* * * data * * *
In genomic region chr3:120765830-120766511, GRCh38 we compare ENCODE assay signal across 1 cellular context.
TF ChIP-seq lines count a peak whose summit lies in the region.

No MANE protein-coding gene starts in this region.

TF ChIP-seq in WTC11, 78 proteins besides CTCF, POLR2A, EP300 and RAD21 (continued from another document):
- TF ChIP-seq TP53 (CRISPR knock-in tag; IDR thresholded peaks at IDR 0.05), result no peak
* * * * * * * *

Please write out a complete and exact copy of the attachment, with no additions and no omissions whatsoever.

In genomic region chr3:120765830-120766511, GRCh38 we compare ENCODE assay signal across 1 cellular context.
TF ChIP-seq lines count a peak whose summit lies in the region.

No MANE protein-coding gene starts in this region.

TF ChIP-seq in WTC11, 78 proteins besides CTCF, POLR2A, EP300 and RAD21 (continued from another document):
- TF ChIP-seq TP53 (CRISPR knock-in tag; IDR thresholded peaks at IDR 0.05), result no peak